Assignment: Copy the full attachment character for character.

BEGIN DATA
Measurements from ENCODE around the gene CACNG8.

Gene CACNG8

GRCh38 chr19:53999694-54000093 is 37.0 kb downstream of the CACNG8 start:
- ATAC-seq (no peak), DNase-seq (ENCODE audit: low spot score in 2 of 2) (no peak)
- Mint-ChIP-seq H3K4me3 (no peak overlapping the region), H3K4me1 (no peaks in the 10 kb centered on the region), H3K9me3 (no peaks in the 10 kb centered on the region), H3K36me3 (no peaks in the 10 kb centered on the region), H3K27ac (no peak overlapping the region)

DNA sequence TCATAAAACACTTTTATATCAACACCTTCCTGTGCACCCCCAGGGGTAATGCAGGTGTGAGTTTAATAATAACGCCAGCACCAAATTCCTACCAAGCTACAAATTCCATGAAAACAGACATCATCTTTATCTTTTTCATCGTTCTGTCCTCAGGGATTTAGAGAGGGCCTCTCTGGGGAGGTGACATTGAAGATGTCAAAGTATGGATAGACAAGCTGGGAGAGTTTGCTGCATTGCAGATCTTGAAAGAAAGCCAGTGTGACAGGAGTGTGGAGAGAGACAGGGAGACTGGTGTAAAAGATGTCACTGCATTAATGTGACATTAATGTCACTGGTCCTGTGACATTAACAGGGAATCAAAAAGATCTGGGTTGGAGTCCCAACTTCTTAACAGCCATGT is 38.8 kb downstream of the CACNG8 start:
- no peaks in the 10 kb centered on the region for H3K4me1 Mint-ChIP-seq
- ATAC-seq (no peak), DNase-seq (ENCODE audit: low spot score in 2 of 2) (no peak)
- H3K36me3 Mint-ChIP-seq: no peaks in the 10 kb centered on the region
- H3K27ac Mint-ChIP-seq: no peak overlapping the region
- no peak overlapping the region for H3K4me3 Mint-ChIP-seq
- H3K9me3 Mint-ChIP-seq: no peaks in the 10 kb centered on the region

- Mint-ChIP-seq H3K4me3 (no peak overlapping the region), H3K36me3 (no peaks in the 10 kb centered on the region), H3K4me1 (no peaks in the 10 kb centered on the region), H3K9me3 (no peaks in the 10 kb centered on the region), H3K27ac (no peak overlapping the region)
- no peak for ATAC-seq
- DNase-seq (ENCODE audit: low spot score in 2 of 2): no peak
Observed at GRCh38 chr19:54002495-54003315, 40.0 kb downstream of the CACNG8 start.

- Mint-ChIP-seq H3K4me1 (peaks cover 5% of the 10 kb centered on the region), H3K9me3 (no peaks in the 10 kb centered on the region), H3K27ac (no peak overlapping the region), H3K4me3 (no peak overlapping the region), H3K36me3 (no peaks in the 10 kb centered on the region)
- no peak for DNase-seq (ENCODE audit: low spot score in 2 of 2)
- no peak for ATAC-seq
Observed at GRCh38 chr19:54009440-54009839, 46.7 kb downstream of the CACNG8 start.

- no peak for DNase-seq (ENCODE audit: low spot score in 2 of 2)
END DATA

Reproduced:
Measurements from ENCODE around the gene CACNG8.

Gene CACNG8

GRCh38 chr19:53999694-54000093 is 37.0 kb downstream of the CACNG8 start:
- ATAC-seq (no peak), DNase-seq (ENCODE audit: low spot score in 2 of 2) (no peak)
- Mint-ChIP-seq H3K4me3 (no peak overlapping the region), H3K4me1 (no peaks in the 10 kb centered on the region), H3K9me3 (no peaks in the 10 kb centered on the region), H3K36me3 (no peaks in the 10 kb centered on the region), H3K27ac (no peak overlapping the region)

DNA sequence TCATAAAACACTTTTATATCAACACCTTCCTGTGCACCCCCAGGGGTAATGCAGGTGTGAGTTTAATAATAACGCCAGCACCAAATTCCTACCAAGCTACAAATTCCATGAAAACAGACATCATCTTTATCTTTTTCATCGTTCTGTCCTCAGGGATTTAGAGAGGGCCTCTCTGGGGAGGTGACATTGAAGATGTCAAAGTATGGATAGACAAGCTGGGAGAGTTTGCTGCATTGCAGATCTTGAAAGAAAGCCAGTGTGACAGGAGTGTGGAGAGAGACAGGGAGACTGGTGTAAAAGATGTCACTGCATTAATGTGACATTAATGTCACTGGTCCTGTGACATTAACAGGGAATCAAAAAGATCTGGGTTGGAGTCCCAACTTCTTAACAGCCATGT is 38.8 kb downstream of the CACNG8 start:
- no peaks in the 10 kb centered on the region for H3K4me1 Mint-ChIP-seq
- ATAC-seq (no peak), DNase-seq (ENCODE audit: low spot score in 2 of 2) (no peak)
- H3K36me3 Mint-ChIP-seq: no peaks in the 10 kb centered on the region
- H3K27ac Mint-ChIP-seq: no peak overlapping the region
- no peak overlapping the region for H3K4me3 Mint-ChIP-seq
- H3K9me3 Mint-ChIP-seq: no peaks in the 10 kb centered on the region

- Mint-ChIP-seq H3K4me3 (no peak overlapping the region), H3K36me3 (no peaks in the 10 kb centered on the region), H3K4me1 (no peaks in the 10 kb centered on the region), H3K9me3 (no peaks in the 10 kb centered on the region), H3K27ac (no peak overlapping the region)
- no peak for ATAC-seq
- DNase-seq (ENCODE audit: low spot score in 2 of 2): no peak
Observed at GRCh38 chr19:54002495-54003315, 40.0 kb downstream of the CACNG8 start.

- Mint-ChIP-seq H3K4me1 (peaks cover 5% of the 10 kb centered on the region), H3K9me3 (no peaks in the 10 kb centered on the region), H3K27ac (no peak overlapping the region), H3K4me3 (no peak overlapping the region), H3K36me3 (no peaks in the 10 kb centered on the region)
- no peak for DNase-seq (ENCODE audit: low spot score in 2 of 2)
- no peak for ATAC-seq
Observed at GRCh38 chr19:54009440-54009839, 46.7 kb downstream of the CACNG8 start.

- no peak for DNase-seq (ENCODE audit: low spot score in 2 of 2)